UEFA’S New Financial Fair Play Rules – Good Or Bad?

No real Arsenal news of substance to comment on today so I thought I’d blog on the new UEFA Financial Fair Play rules approved by its executive committee late last week. They’ll be phased in over the next three seasons from 2010/11 taking full effect for the 2015/16 season.
Let’s start with what they don’t do. They don’t prohibit debt. Nor do they do much to promote financial “equality of arms” between the financial giants of the game (which, although you wouldn’t think it from the comments of some Gooners, includes us) and the rest.
What they will do is curb constant unsustainable spending on player salaries and transfer fees. Over the next two years all clubs that want to obtain or keep their UEFA club licence to play in the Champions League or Europa League will need to keep detailed audited accounts. The first key date in the new regulations in the accounting period ending in 2012. For us this will be 31 May 2012. All clubs will have their accounts monitored by a UEFA club financial control panel chaired by former Belgian prime minister Jean-Luc Dehaene.
I’ll do a more detailed blog when the full final version of the regulations is published but essentially clubs will be sanctioned if their spending on recurring running costs like salaries, transfer fees, ground maintenance/rental, taxes, repayment of loans and so on doesn’t equate to income.
There will be some excluded items upon which a club may incur a deficit funded by a benefactor or benefactors. Principally these will be investment in stadia, youth development and community schemes, BUT these must be funded either by equity, donations or other beneficial funding. If debt is incurred then the repayment falls as a cost on the club’s profit and loss account. To take a simple example, a loan being paid off at £20 million a year would show as a cost. If the club was bringing in £100 million at the gate, from broadcasting and commercial income like sponsorship it would have £80 million left to spend on salaries, transfers and all other running costs.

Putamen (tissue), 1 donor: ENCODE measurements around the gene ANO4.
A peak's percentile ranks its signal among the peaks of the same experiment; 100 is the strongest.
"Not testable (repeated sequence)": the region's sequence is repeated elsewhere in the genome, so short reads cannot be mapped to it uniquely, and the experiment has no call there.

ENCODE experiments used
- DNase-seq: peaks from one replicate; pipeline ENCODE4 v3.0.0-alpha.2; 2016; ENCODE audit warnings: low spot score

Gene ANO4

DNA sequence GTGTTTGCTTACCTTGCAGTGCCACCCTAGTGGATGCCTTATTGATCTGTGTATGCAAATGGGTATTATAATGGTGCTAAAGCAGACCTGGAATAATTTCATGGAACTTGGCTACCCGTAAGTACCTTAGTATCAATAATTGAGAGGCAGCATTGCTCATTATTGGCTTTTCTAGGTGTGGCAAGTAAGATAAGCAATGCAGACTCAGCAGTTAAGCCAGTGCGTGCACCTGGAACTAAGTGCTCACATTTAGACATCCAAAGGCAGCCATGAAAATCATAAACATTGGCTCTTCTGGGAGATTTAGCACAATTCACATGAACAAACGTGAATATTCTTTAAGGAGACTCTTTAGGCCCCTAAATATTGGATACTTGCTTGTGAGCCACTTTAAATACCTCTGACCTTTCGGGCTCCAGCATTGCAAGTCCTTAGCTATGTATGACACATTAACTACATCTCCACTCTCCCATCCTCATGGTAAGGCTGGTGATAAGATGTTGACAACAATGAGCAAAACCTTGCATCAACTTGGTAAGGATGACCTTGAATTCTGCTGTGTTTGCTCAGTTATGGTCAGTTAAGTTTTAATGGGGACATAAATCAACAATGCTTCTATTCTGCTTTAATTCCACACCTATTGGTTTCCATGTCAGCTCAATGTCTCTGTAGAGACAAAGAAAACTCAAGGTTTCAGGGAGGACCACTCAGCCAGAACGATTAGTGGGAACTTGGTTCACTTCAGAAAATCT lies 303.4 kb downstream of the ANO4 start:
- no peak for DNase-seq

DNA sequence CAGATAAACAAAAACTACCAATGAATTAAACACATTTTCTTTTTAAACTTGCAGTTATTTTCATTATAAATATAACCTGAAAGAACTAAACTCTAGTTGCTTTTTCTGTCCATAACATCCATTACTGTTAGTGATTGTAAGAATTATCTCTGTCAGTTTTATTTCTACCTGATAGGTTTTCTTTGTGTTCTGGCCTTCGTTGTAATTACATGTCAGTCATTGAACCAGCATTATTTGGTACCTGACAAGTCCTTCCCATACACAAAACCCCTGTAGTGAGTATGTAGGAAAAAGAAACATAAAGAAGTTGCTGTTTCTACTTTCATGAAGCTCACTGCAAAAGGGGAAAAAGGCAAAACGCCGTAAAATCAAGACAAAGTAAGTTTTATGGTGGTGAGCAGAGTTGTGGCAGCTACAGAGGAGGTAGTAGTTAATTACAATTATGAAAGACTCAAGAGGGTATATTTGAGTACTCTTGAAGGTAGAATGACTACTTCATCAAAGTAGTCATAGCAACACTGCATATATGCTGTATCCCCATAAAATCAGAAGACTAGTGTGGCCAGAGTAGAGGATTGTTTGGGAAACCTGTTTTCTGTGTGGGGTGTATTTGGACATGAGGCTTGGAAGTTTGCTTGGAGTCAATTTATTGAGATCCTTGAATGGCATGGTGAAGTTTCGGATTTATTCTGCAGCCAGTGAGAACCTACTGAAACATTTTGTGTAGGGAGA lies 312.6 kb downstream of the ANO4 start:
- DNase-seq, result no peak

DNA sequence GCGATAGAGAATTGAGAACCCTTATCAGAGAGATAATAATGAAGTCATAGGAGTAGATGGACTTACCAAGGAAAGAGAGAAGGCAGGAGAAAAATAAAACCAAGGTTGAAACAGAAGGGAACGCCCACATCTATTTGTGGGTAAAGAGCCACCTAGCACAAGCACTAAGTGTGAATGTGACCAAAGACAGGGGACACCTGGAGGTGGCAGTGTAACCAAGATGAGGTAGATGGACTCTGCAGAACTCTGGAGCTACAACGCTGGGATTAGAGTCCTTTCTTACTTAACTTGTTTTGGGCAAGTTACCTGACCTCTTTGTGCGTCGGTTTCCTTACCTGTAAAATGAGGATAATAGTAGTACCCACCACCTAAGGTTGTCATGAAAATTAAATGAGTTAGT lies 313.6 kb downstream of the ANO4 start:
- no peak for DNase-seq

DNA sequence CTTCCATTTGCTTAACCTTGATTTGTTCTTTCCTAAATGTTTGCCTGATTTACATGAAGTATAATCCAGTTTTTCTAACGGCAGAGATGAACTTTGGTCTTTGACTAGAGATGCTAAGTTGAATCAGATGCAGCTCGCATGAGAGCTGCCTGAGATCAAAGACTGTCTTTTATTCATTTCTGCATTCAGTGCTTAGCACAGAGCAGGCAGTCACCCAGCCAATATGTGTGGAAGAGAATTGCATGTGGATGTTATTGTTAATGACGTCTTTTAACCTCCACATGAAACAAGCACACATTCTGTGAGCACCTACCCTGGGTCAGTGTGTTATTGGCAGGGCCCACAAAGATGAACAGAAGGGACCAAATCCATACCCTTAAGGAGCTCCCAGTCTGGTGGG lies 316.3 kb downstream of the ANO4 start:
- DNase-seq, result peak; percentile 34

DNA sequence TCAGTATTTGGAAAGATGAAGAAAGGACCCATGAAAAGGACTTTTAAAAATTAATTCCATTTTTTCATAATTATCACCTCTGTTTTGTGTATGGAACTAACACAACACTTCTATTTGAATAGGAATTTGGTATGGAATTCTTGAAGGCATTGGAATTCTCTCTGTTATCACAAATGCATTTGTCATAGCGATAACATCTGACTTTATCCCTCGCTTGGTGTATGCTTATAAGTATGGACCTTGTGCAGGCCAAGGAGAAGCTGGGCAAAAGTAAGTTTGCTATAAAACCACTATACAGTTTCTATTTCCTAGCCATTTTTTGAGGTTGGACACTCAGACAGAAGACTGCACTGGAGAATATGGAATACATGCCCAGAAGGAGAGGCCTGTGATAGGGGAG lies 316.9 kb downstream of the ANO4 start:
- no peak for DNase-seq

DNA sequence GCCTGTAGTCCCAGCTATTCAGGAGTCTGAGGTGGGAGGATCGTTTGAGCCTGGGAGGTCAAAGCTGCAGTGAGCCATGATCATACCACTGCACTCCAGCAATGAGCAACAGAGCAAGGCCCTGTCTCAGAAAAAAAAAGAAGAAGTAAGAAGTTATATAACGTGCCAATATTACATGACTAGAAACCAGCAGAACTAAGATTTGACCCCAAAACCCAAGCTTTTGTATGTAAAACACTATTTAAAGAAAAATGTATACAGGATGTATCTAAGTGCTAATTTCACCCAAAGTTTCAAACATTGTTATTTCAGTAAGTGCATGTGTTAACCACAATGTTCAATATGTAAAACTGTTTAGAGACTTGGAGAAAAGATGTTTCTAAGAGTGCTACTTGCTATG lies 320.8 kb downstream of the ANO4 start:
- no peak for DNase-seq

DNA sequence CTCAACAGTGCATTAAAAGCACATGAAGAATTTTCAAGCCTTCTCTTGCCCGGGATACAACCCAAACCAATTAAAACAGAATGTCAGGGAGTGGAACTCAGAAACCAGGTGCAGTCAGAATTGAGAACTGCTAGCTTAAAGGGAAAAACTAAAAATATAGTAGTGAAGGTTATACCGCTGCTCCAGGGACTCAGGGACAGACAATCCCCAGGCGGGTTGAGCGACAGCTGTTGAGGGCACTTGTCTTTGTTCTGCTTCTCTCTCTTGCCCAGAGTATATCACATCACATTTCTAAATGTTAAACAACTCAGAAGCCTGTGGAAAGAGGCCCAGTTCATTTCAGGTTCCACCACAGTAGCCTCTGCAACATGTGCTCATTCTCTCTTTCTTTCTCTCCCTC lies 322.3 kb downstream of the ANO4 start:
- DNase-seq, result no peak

The only way such a charge wouldn’t be made on the profit and loss account would be if the youth development, stadium or community investment was made in the form of a gift or equity (new shares). This is why Roman Abramovich has converted his loans to Chelsea into shares. Chelsea wouldn’t be able to come close to breaking even if the hundreds of millions of pounds he’s pumped in were still showing as loans.
How the regulations will effect financial behaviour over the medium and long term is an open question. The tendency in other sports has been to try and “game” financial curbs such as salary caps.
Down in Australia the Melbourne Storm, who won the national rugby league title there for the last two seasons have been stripped on their titles and heavily sanctioned for breaching the National Rugby League’s salary cap. They kept two sets of books. The real figures and those they showed the NRL’s auditors. They got caught “at it” and have paid the price.
France and Germany have had similar regulations to those currently being introduced by UEFA for its competitions for many years. It hasn’t stopped some clubs trying to get around them but it has curbed the more extreme cases of financial lunacy that saw Saint-Étienne, one of France’s traditional football powerhouses, being relegated to the second division for a while before rising from the financial ashes. In the midst of their first relegation the club chairman spent several months inside. St Pauli of Hamburg in Germany also lost their professional licence and were relegated to the semi-professional regionalised third division, only returning to the Bundesliga for the coming season 2010/11 after many seasons in the lower tiers.
It’s been fashionable to have a go at Michel Platini in this country. This appears to be mainly connected with him being, well, you know, French. There is a deeply Francophobic strain in this country which I”ve never really understood. France may not be everybody’s cup of cafe au lait but it does get some things right. Big projects there tend to get built on time and on budget, public transport, short and long distance is plentiful, reasonably priced and efficient. They have what most independent observers say is the world’s best healthcare in terms of accessibility and affordability (at least from the punter’s point of view). The food and wine is great. Lots to like for me. Not for many apparently.  For what it’s worth I think Platini’s  instincts on this issue are right. He’s been shrewdly advised and has been bright enough to take that advice. The financial Mad Hatter’s Tea Party simply can’t go on. From a partisan point of view I think these regulations will help Arsenal with our model of financial self-sustainability.
Keep the faith!

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